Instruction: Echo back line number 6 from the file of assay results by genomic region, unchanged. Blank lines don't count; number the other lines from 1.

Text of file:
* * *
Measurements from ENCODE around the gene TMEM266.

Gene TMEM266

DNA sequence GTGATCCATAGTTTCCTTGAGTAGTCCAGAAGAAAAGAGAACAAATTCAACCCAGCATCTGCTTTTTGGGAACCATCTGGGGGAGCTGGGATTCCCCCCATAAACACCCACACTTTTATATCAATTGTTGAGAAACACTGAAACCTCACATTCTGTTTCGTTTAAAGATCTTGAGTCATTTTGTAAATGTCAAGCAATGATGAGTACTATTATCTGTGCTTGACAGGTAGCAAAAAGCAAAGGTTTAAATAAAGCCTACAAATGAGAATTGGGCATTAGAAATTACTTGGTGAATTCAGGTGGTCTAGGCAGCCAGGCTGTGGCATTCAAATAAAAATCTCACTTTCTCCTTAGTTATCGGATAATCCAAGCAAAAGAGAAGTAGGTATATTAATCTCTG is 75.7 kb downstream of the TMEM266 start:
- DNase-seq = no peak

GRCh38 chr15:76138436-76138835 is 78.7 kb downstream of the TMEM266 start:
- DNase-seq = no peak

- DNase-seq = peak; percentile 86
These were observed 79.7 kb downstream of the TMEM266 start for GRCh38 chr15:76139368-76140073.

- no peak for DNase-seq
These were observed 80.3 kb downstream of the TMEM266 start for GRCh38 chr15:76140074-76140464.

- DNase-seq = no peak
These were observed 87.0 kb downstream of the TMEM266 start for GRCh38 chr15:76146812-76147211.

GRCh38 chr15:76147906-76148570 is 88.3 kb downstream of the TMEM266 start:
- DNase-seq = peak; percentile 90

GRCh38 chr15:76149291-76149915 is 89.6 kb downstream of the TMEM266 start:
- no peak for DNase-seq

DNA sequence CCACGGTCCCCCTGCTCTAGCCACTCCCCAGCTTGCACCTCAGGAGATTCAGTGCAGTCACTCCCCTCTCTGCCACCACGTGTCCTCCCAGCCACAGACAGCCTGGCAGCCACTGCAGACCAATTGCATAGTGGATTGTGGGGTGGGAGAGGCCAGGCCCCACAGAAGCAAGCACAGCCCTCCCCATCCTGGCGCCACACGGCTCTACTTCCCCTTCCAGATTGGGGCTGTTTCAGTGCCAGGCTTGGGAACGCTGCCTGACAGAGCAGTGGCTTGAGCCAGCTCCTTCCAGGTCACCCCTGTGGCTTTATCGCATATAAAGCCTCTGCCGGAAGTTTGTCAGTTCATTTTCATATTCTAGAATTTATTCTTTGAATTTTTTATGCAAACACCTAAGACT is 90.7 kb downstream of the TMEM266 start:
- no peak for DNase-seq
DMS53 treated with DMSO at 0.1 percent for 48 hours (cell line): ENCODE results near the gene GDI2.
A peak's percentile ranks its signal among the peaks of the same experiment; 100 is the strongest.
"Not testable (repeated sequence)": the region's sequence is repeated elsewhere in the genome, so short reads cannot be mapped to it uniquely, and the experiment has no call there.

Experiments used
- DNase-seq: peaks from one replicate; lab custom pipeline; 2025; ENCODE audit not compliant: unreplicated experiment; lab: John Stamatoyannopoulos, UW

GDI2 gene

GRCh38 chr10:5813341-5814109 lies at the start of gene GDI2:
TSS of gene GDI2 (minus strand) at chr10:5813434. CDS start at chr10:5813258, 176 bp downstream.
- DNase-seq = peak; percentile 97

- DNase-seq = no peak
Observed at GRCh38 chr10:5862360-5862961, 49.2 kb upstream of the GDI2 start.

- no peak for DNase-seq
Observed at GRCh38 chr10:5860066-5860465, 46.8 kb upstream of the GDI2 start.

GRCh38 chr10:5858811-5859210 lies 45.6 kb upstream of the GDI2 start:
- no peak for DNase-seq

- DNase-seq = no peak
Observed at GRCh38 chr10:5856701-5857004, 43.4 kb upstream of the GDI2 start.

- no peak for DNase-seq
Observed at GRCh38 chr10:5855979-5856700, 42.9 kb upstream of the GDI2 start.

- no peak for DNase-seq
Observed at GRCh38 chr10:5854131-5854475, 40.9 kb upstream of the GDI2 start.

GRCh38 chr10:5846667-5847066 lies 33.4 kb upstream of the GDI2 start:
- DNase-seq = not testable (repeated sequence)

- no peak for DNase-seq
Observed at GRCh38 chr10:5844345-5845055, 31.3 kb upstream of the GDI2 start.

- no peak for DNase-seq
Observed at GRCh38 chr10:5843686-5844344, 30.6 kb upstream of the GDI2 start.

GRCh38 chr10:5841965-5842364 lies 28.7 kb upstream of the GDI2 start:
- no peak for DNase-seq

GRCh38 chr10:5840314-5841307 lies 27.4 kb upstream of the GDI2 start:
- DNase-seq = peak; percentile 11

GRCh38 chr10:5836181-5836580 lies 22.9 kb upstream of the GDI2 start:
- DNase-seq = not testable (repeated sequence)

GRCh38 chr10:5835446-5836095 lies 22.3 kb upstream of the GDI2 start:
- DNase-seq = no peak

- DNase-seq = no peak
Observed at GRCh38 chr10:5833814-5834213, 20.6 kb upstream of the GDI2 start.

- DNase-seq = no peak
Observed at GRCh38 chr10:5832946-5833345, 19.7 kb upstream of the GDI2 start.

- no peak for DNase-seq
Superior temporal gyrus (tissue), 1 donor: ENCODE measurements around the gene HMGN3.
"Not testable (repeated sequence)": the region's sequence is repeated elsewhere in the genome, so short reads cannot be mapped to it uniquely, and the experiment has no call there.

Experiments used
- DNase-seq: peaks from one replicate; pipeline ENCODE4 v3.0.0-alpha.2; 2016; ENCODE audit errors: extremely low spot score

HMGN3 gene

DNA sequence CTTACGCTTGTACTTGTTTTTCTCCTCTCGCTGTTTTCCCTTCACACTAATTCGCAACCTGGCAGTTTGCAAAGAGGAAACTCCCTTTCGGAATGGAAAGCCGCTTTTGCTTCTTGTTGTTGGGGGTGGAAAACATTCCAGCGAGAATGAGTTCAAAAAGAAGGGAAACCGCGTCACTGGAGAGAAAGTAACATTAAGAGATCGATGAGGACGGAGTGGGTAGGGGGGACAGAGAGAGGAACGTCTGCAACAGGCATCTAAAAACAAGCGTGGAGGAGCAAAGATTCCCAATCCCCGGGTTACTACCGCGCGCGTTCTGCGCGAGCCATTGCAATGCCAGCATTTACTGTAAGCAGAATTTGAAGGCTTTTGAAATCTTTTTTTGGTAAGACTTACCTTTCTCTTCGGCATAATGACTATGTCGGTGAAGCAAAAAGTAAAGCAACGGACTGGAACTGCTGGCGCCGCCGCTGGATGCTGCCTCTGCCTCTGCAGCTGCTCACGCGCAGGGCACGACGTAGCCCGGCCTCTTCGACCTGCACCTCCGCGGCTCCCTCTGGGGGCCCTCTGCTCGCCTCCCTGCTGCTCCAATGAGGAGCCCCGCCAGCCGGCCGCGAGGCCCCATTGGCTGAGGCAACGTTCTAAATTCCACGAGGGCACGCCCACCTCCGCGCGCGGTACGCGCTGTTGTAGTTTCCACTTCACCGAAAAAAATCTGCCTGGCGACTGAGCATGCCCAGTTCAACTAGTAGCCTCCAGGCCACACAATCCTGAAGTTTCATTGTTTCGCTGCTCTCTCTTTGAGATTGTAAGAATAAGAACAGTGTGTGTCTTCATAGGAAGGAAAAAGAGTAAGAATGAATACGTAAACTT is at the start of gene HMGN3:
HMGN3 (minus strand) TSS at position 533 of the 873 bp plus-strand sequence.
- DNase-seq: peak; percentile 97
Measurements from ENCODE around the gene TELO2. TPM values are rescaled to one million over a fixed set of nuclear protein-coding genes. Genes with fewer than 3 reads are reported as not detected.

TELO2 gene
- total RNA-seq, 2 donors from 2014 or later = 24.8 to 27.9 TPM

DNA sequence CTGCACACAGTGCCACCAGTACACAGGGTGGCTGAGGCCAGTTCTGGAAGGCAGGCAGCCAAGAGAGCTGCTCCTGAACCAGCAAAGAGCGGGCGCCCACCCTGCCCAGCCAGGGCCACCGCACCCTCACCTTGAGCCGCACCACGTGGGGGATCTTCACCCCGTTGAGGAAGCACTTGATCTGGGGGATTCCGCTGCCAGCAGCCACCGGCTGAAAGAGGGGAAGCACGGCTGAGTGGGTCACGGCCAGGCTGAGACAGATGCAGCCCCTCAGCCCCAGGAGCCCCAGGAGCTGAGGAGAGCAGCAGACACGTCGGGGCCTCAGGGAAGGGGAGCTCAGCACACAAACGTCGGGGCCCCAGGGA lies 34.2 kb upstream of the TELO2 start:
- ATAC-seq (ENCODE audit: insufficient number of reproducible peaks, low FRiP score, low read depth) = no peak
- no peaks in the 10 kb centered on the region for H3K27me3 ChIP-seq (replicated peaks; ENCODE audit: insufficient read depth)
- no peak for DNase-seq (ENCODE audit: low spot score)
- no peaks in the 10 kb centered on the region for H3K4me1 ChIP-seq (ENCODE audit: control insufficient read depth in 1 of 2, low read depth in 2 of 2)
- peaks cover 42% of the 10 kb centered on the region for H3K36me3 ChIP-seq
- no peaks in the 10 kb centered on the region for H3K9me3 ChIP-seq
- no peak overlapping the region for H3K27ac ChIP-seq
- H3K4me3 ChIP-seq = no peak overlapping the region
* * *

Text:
- DNase-seq = no peak